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Azaneo co-founders Jason Chaffey and Liam Hescock

Why AgFunder invested in Azaneo’s low-power electric weeding tech

September 11, 2023

Editor’s Note: Azaneo recently announced a AUD $1.4 million ($893,000) pre-seed  round led by Tenacious Ventures with participation from AgFunder and IP Group. Here, we dive into why AgFunder chose to back the Australian startup’s rapid-pulse, low power electrical weeding technology.

Ask any farmer about their top challenges, and they’ll almost invariably name weeds as a major one, if not the major one.

Weeds compete with crops for space, nutrients and water in the field. They are easily spread by wind, water and humans tromping around, and they’re indiscriminate about where they invade — smallholder farms and commercial agriculture settings alike face similar unending battles when it comes to weed management.

Crop protection chemicals like glyphosate (e.g., Monsanto’s Roundup) promised to fix this when they were introduced decades ago, but they carried an environmental toll we’re only now beginning to fully understand.

And these days, some weeds have changed their internal biology to become more resistant to those chemicals, further putting crop yields at risk. 

For Liam Hescock, founder and CEO of Australian agtech startup Azaneo, this resistance to herbicide was a major motivator to start the company.

“When you go out and talk with farmers, they’ll tell you we’re starting to get species that aren’t responding to mainstream chemistry,” says Hescock, who comes from a farming background.

Spraying, too, presents its own challenges. Spray drift — the airborne movement of chemicals on or right after application — can reach neighboring fields from as far as 30 kilometers away, impacting those crops.

Azaneo co-founders Jason Chaffey and Liam Hescock. Image credit: Azaneo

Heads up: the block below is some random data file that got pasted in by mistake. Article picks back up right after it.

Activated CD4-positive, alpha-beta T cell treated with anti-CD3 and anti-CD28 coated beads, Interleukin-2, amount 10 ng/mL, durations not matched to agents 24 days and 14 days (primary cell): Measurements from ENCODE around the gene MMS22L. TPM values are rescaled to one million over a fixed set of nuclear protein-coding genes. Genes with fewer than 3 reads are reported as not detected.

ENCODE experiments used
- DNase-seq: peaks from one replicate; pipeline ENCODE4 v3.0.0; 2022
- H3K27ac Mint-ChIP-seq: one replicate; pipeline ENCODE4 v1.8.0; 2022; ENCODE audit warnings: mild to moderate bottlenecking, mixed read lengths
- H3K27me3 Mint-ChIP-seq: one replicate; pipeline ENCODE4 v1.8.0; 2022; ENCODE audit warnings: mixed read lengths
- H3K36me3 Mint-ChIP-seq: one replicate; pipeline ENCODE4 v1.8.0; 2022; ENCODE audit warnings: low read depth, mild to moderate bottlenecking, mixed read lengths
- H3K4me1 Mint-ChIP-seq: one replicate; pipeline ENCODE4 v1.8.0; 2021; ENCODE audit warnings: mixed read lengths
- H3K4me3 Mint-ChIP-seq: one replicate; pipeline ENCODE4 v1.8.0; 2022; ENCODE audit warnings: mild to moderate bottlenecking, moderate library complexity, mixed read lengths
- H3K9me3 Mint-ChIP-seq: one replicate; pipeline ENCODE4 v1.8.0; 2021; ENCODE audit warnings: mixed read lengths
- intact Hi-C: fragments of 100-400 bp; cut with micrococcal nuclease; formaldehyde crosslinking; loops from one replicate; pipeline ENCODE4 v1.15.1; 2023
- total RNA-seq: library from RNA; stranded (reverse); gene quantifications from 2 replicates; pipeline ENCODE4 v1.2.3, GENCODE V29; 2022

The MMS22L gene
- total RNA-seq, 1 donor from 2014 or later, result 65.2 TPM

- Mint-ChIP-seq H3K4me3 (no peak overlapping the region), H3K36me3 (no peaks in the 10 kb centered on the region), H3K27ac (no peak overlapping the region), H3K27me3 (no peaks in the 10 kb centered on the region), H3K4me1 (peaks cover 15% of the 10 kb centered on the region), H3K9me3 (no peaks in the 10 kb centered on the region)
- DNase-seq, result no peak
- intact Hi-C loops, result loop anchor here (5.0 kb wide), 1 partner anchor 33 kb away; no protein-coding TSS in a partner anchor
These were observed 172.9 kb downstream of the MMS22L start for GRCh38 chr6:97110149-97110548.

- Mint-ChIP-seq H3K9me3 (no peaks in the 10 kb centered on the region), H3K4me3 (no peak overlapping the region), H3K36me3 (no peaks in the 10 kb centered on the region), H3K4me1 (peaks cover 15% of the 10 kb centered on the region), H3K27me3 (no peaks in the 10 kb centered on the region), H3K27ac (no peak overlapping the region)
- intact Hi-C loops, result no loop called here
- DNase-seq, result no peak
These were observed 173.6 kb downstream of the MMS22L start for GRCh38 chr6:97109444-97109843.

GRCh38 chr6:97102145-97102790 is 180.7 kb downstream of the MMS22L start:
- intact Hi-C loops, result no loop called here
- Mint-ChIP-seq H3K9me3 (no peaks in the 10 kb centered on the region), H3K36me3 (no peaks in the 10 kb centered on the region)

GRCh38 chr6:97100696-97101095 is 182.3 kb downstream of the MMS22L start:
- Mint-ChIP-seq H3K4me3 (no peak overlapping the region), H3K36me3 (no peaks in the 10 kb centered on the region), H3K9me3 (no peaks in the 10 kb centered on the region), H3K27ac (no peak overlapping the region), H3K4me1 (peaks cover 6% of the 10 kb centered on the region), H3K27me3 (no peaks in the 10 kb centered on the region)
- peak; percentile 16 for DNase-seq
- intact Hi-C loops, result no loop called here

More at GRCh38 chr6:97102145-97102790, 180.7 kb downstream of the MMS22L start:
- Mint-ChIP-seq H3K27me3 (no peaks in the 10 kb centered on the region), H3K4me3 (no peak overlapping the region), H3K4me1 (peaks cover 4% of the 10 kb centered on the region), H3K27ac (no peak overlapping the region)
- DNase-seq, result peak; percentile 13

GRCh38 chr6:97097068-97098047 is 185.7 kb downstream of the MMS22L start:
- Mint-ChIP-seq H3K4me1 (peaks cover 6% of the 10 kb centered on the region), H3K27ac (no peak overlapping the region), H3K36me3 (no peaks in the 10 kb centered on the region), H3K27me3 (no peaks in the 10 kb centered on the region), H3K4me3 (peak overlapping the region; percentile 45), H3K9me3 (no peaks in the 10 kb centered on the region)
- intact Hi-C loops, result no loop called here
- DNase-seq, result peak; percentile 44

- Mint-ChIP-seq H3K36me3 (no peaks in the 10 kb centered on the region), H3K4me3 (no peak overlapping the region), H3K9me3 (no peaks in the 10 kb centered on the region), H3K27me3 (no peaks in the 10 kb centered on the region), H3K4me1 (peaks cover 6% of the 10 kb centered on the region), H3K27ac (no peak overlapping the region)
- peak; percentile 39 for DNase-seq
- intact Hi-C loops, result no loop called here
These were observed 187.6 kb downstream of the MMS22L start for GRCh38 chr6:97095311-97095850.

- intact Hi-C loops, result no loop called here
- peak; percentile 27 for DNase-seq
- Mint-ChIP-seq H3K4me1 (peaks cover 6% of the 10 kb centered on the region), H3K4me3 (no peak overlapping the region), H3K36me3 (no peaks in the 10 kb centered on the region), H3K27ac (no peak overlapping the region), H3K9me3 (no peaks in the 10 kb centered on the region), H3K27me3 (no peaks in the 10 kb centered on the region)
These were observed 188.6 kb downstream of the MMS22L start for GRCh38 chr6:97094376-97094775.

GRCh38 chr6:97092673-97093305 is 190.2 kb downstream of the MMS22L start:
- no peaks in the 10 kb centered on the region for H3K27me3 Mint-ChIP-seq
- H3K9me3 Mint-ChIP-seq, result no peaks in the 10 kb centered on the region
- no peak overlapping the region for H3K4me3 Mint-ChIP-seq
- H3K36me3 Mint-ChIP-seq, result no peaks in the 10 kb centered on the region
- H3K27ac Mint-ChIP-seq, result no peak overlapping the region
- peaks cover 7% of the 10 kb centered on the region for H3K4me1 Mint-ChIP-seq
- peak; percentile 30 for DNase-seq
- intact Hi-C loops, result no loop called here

A low-energy way to fight weeds  

In search of a more efficient, environmentally friendly way to control weeds, Azaneo turned to electricity. 

Hescock says Azaneo’s proprietary, electric weed technology can damage the cells of unwanted weeds using very low energy.

“We’re not the first to use electricity to control weeds, but I think the way we’re doing it has a few specific differences,” he notes. 

“We’ve seen other companies that are just pumping out thermal energy to kill weeds with either gas or through diesel generation. We want to be pretty clear that that’s not what we want to do. We want to be low energy; this enables us to scale across the agriculture value chain.”

Azaneo built its first weed-zapping unit about a year ago and initially started testing on plants in a greenhouse. Over the last several months, the company has moved out to the field, where it has, according to Hescock, “reasonable competence in certain species” of weeds.

All of this was enough to interest Tenacious Ventures, who led the company’s recent pre-seed round. AgFunder, too, believes Azaneo’s approach to weed control promising on several levels. 

“It is imperative for us to adopt sustainable, long-term solutions to the broad-scale use of synthetic chemicals in agriculture, and herbicide-free weeding is fundamental to this transition,” says AgFunder partner Michael Dean.

“Azaneo is developing very promising quick-pulse, low-power electrical weeding technology, which, coupled with the great team Liam and Jason are building, convinced us that we had to be involved.”

Image credit: Azaneo

Funding the shift from chemical herbicides

The new funding will allow Azaneo to further develop its next unit, which can be towed behind a tractor and that operates similar to a boom structure used for spraying herbicides. The unit will be ready to start testing on Azaneo’s demo site in three to four months, says Hescock. The company will also make trial units available to customers in Australia later next year.

“After knowing this was a real problem for farmers we developed a technology to solve the problem,” says Hescock. “An electric approach is very convenient and can be integrated easily into different platforms.”

“We believe that the chemical intensity [of herbicides] will reduce over time, and it has to reduce over time,” adds Jason Chaffey, Azaneo’s head of commercial operations. “Today, farmers don’t have many other options for managing this.”

He adds that while removing chemicals altogether is something of a moonshot, it will take much more than a single step. “It’s going to take some time. But what we’re doing is really moving in that direction. Farmers need to be able to manage their input costs and yield, and killing weeds is one of their most important jobs to be done.”

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